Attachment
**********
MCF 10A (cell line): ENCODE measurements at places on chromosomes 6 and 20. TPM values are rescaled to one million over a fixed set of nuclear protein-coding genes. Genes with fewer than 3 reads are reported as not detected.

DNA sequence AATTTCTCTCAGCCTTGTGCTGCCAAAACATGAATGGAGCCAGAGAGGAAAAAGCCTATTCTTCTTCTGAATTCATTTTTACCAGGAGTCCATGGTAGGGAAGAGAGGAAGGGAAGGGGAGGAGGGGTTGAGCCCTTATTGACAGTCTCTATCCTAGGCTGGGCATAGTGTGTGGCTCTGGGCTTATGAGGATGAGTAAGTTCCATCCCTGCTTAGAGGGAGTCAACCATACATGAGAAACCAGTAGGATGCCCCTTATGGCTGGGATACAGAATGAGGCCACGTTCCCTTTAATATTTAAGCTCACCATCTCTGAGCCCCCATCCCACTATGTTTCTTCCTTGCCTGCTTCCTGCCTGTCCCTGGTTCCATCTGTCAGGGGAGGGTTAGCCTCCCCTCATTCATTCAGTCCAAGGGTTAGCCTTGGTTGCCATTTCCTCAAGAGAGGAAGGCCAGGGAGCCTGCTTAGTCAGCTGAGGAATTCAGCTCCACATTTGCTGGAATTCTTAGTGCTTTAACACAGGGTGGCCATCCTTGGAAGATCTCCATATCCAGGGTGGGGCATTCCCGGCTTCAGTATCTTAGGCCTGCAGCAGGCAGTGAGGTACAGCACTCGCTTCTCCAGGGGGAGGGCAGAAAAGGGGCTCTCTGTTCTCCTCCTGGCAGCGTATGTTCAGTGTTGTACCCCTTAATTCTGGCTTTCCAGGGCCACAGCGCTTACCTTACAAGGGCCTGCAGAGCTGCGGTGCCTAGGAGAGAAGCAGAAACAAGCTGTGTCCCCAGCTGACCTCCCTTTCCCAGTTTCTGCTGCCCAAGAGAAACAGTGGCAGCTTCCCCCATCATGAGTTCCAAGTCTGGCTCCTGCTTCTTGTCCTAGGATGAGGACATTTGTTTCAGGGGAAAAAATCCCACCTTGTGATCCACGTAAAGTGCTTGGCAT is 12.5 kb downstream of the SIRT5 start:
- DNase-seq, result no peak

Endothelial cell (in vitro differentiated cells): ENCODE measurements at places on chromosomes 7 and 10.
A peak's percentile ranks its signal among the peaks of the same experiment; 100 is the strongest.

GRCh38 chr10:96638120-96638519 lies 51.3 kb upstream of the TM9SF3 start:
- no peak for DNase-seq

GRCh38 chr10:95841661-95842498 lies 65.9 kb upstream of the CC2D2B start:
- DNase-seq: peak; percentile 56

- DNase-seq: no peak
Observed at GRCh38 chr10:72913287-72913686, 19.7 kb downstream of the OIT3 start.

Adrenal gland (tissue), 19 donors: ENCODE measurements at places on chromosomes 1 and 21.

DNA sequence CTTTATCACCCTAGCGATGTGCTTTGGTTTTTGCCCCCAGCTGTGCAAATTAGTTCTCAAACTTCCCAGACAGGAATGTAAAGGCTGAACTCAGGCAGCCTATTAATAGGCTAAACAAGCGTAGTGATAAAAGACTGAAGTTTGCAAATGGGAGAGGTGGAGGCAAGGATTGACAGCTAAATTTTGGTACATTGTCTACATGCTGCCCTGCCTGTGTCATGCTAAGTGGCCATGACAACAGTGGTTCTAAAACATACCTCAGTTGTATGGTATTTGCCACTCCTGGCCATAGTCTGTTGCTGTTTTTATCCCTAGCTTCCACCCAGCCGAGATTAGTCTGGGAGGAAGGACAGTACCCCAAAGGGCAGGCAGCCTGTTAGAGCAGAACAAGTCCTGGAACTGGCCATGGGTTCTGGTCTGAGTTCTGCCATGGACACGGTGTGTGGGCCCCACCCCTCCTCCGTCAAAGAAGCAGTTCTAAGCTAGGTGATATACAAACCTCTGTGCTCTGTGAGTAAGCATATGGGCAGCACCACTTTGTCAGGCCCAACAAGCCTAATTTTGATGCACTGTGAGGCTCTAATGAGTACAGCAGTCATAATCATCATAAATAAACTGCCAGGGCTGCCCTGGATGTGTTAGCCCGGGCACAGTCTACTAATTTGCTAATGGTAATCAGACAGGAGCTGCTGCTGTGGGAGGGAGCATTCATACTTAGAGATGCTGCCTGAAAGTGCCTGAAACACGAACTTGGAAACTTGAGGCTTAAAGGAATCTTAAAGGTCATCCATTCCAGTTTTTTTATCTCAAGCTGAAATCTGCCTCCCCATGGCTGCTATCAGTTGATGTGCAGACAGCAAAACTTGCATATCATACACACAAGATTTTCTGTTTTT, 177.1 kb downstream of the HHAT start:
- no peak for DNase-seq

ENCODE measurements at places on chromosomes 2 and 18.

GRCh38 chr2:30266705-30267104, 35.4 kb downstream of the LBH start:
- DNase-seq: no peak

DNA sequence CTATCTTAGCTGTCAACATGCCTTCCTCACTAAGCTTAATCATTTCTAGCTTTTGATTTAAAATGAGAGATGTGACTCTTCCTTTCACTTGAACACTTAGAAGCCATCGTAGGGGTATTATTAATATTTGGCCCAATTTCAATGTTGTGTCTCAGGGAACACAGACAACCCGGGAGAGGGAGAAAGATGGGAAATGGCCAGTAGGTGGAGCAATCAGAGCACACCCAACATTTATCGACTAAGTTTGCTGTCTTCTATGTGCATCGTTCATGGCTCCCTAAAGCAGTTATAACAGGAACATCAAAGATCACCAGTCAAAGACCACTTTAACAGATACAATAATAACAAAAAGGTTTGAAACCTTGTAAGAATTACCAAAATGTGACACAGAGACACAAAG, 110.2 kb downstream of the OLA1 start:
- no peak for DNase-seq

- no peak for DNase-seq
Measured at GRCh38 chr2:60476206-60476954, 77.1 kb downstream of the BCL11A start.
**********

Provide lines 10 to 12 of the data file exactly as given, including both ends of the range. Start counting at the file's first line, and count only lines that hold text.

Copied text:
- DNase-seq: no peak
Observed at GRCh38 chr10:72913287-72913686, 19.7 kb downstream of the OIT3 start.

Adrenal gland (tissue), 19 donors: ENCODE measurements at places on chromosomes 1 and 21.